Article Abstract

Complexities of transcatheter mitral valve replacement (TMVR) and why it is not transcatheter aortic valve replacement (TAVR)

Authors: Moritz C. Wyler von Ballmoos, Ankur Kalra, Michael J. Reardon

Abstract

Transcatheter mitral valve replacement (TMVR) is currently being investigated as a procedural alternative to surgical mitral valve repair or replacement (SMVR). Early data from first-in-man trials with current devices suggest that TMVR is technically feasible but carries a high mortality. This is substantially different from the early success transcatheter aortic valve replacement (TAVR) has seen and is related to complexities of the mitral valve anatomy, differences in pathology that require mitral valve replacement as well as the impact that mitral valve replacement has on physiology and cardiac function, irrespective of the modality by which the mitral valve is replaced. Importantly, in the case of TAVR, a less invasive method is offered to accomplish the same as the traditional surgical intervention. On the other hand, valve replacement is not the recommended treatment option for the majority of mitral valve disease, and in fact is avoided whenever possible during surgery given the shortened life expectancy and increased morbidity with mitral valve replacement. Another distinction between TAVR and TMVR is the etiology and natural progression of the underlying disease and driving factors for intervention that are vastly different between aortic and mitral valve disease. The primary aortic disease treated has been aortic stenosis, which has several etiologic factors that cause a similar physiologic dysfunction and risk. Aortic valve replacement leads to improved survival and quality of life. The primary mitral valve disease targeted is regurgitation, which occurs as a primary valve defect and as a secondary consequence of ventricular dysfunction. Primary mitral regurgitation is treated by valve repair with excellent long-term outcomes. Secondary regurgitation has poor long-term outcomes with current commonly used repair techniques and limited data exists showing that correction of the regurgitation improves survival. Adoption of TMVR will require overcoming the anatomic challenges as well as generating data that supports improved survival and/or quality of life.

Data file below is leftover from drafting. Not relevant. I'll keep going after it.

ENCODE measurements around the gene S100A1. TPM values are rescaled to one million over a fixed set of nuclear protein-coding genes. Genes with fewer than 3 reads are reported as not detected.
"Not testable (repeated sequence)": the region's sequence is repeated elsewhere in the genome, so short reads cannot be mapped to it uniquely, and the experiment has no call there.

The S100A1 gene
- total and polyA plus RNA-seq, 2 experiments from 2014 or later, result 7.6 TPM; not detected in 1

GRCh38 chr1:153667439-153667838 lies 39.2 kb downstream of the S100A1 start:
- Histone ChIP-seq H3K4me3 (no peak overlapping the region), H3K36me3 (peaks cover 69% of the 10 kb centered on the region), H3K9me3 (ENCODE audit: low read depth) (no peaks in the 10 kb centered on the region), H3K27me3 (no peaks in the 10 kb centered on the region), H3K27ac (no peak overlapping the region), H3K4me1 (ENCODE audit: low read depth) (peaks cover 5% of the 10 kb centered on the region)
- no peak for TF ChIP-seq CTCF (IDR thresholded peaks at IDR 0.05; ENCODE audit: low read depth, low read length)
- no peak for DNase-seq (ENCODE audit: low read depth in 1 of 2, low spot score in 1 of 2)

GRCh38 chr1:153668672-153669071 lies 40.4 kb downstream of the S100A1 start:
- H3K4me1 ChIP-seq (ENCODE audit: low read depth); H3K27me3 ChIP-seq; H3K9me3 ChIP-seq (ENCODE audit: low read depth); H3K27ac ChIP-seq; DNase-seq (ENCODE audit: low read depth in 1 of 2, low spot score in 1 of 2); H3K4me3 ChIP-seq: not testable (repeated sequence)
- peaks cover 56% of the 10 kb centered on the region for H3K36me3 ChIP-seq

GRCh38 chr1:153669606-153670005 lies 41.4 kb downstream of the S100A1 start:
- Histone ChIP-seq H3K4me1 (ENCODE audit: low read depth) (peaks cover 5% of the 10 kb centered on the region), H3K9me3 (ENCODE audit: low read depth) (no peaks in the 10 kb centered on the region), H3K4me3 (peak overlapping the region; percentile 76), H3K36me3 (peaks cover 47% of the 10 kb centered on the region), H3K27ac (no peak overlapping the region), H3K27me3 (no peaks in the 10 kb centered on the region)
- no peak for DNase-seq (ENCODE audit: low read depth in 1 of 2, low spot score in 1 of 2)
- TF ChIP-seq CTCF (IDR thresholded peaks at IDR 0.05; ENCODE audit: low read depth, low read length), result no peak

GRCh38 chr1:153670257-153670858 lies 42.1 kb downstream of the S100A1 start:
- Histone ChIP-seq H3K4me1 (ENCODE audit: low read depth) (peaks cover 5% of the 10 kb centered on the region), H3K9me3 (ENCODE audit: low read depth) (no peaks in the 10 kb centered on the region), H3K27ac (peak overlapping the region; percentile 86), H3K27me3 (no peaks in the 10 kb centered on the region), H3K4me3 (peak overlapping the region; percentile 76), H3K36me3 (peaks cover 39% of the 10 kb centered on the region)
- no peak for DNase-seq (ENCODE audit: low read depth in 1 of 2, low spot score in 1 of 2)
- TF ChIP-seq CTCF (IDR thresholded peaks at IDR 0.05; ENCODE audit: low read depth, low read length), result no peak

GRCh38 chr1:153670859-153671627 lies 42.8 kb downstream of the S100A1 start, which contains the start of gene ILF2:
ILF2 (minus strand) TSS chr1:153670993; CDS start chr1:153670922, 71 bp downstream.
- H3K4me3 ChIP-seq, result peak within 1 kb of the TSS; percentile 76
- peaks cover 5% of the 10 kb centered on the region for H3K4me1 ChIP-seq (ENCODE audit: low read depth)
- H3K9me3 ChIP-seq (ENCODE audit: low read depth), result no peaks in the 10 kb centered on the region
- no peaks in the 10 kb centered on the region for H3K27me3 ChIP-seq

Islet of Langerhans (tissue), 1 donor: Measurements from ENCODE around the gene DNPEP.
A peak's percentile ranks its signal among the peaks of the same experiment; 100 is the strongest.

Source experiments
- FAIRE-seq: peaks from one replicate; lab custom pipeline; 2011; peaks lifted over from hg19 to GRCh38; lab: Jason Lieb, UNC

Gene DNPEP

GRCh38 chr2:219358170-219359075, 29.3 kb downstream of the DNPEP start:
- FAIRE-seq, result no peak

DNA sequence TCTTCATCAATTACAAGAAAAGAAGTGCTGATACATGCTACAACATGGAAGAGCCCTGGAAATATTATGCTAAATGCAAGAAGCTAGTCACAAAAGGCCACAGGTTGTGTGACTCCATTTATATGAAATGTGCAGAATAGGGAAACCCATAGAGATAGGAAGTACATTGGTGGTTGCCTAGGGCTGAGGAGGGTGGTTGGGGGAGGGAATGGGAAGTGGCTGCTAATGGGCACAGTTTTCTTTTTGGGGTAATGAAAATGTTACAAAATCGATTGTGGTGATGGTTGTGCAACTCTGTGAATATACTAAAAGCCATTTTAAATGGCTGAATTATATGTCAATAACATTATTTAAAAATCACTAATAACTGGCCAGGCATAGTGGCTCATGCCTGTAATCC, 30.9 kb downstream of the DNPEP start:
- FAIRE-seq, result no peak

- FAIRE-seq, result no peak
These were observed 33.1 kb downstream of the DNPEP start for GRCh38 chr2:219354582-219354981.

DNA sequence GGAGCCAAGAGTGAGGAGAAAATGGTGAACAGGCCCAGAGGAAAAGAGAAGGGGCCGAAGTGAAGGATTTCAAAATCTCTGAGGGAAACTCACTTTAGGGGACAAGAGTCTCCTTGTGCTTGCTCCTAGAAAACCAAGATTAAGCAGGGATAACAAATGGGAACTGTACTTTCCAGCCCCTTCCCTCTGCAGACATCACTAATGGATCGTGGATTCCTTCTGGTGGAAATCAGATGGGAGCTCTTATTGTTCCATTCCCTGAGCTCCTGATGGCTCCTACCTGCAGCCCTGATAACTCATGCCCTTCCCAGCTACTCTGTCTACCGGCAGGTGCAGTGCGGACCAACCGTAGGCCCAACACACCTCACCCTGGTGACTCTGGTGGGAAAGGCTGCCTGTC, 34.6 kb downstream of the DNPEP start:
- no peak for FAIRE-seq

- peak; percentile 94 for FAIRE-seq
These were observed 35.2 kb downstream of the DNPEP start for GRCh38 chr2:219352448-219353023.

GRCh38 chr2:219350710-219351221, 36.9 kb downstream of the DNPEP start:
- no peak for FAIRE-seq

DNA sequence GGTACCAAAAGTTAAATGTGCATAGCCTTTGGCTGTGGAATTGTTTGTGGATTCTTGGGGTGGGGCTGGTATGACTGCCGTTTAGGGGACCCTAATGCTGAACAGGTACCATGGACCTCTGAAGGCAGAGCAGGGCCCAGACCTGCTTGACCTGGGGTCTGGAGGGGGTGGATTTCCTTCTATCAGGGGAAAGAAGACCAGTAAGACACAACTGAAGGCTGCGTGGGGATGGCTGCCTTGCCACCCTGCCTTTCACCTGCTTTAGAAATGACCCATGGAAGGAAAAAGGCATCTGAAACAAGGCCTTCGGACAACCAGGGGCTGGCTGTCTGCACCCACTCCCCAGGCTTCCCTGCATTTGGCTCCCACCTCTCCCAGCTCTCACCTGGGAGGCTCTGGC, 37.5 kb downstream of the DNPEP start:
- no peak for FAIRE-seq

Annals of Cardiothoracic Surgery (Ann Cardiothorac Surg. Print ISSN 2225-319X; Online ISSN 2304-1021).
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